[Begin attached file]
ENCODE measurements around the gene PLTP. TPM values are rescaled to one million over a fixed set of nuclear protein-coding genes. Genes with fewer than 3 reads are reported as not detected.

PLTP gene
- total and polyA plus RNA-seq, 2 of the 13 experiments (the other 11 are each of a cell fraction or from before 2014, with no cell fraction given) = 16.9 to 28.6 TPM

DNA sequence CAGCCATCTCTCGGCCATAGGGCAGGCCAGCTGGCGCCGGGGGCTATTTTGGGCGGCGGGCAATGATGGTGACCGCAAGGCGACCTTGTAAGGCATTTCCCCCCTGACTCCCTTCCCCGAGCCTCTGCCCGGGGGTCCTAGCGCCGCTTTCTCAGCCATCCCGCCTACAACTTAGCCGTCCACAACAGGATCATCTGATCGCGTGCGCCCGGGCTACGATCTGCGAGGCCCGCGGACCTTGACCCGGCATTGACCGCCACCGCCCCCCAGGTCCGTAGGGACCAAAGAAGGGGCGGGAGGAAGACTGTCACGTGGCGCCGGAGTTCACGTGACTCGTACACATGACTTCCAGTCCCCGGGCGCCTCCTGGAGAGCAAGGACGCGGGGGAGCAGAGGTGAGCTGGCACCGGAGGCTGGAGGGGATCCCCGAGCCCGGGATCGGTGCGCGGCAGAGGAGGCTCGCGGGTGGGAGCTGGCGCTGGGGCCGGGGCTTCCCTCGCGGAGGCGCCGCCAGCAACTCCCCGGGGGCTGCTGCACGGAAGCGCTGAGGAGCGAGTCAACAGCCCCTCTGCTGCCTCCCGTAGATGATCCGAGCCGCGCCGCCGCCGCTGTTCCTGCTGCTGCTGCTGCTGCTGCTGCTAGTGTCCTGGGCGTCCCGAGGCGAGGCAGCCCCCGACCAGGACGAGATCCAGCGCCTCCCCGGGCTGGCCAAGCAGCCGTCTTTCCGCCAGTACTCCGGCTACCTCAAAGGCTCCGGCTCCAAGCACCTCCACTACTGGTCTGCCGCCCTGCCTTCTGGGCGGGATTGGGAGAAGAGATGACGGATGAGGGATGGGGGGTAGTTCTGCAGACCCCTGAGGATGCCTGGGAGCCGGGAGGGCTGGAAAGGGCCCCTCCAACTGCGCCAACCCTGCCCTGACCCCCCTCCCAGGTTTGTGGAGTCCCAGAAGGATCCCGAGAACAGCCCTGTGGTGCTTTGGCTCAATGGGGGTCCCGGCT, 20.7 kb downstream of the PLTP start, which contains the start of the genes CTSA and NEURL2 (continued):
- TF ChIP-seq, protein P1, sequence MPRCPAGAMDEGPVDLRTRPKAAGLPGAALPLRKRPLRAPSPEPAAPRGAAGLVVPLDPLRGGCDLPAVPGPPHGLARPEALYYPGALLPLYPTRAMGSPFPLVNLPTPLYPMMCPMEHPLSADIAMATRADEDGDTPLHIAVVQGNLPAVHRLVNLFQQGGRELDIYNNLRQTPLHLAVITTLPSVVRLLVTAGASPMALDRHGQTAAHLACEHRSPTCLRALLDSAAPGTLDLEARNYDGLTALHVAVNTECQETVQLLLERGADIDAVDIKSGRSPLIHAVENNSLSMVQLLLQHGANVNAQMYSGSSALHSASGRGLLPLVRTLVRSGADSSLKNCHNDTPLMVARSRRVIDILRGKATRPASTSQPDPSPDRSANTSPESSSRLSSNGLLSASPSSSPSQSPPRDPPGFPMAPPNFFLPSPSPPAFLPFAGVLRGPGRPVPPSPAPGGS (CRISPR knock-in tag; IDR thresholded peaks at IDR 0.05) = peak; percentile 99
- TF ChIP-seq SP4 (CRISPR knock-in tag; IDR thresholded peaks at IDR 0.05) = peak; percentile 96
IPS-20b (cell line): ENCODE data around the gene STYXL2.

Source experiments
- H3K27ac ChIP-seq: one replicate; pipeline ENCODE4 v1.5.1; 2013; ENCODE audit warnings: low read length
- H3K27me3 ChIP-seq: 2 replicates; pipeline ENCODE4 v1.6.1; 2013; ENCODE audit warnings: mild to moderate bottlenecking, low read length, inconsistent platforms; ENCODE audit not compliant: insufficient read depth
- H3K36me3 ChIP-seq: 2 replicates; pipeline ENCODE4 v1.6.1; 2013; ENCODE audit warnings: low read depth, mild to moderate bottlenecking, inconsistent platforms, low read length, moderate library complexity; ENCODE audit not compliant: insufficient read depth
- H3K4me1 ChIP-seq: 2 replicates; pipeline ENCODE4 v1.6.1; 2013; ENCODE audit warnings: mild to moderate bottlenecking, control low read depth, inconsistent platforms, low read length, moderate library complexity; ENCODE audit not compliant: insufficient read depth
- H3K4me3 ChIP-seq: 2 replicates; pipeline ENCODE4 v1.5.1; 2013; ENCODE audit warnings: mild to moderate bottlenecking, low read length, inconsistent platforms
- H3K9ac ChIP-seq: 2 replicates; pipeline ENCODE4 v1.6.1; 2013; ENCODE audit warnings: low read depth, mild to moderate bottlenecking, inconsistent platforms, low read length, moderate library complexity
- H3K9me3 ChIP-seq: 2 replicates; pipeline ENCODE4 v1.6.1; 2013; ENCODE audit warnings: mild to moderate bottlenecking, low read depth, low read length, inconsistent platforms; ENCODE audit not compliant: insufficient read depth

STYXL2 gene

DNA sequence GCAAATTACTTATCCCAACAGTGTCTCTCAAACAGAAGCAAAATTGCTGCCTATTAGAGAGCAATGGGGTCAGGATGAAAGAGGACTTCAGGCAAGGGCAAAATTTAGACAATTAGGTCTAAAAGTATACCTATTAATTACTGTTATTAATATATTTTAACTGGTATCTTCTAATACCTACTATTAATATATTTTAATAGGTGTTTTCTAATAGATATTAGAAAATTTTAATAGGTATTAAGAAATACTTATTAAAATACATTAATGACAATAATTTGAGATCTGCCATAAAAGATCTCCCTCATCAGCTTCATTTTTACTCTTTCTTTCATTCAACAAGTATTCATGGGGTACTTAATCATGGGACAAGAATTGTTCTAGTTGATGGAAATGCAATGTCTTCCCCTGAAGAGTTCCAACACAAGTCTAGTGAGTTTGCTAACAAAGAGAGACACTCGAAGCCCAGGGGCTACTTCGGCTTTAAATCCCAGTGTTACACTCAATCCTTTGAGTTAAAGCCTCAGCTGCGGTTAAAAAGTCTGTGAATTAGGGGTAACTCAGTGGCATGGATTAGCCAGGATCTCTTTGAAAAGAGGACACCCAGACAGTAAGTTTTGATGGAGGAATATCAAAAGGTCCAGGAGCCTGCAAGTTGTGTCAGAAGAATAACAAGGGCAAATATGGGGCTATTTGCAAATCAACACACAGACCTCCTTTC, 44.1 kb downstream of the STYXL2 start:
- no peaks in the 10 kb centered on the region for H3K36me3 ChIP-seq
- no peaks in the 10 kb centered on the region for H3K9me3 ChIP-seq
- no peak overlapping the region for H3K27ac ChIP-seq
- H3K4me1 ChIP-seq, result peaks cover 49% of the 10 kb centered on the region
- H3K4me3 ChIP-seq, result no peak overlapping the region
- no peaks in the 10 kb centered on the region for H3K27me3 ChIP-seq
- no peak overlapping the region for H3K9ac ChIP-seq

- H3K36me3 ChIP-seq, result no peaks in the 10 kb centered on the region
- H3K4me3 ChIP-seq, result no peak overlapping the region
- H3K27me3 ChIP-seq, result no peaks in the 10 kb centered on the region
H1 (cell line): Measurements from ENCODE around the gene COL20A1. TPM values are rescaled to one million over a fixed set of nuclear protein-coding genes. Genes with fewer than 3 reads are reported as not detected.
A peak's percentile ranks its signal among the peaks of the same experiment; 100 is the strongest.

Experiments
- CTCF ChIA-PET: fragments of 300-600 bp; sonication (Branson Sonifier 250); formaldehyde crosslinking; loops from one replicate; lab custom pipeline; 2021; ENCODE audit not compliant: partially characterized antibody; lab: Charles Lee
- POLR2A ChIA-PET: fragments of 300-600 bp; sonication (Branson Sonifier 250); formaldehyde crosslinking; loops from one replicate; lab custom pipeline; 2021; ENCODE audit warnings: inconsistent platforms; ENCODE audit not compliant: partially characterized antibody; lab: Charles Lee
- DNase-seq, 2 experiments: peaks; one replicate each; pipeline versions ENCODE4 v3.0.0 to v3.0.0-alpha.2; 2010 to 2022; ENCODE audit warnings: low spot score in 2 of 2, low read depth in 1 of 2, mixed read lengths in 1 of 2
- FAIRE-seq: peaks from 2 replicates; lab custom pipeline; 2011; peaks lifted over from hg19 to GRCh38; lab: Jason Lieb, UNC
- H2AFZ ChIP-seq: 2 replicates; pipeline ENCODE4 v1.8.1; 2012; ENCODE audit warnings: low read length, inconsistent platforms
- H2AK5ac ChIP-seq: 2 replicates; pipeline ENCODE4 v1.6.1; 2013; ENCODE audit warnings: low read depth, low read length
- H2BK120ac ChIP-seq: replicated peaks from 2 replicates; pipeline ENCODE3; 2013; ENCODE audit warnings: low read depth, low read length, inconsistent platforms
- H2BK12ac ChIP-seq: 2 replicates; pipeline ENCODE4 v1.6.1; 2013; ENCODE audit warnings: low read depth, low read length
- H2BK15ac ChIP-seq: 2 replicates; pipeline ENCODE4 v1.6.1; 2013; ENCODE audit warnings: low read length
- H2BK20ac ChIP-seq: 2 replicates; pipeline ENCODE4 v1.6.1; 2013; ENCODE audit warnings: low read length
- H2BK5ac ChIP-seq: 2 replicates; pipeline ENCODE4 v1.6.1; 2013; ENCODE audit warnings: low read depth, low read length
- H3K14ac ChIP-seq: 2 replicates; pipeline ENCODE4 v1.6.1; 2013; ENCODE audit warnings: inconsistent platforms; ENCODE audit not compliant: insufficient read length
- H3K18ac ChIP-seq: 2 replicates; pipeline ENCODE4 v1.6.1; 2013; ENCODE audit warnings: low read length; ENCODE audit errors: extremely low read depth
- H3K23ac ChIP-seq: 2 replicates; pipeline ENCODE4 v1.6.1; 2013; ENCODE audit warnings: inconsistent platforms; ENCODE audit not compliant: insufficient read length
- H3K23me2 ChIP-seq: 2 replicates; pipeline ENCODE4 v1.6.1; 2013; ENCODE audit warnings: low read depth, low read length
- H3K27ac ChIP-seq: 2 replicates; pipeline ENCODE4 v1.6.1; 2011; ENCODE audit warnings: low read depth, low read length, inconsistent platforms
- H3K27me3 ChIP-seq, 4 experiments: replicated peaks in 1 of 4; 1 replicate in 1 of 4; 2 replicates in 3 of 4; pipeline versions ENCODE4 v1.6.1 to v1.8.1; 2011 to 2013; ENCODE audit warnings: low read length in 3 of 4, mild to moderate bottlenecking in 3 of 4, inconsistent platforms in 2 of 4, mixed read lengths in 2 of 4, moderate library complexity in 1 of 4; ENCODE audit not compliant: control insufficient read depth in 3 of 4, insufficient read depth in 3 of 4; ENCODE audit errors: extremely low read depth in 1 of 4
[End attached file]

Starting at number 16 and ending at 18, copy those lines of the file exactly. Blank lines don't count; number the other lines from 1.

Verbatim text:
STYXL2 gene

DNA sequence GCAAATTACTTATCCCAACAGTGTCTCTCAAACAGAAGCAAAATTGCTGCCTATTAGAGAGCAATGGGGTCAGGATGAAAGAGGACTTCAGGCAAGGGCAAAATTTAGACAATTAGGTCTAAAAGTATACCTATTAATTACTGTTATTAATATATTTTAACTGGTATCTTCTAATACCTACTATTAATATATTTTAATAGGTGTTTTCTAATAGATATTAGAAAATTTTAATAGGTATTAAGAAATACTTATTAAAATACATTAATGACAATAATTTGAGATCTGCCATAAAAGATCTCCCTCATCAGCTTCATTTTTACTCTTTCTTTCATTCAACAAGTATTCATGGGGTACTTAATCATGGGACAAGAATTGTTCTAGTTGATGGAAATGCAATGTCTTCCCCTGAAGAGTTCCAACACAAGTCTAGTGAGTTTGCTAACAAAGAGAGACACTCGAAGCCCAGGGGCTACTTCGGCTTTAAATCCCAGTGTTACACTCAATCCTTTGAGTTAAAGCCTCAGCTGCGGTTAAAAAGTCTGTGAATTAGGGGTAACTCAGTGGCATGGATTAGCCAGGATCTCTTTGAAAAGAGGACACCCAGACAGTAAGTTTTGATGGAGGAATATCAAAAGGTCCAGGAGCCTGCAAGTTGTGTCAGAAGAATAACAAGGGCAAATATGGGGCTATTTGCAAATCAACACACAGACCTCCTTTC, 44.1 kb downstream of the STYXL2 start:
- no peaks in the 10 kb centered on the region for H3K36me3 ChIP-seq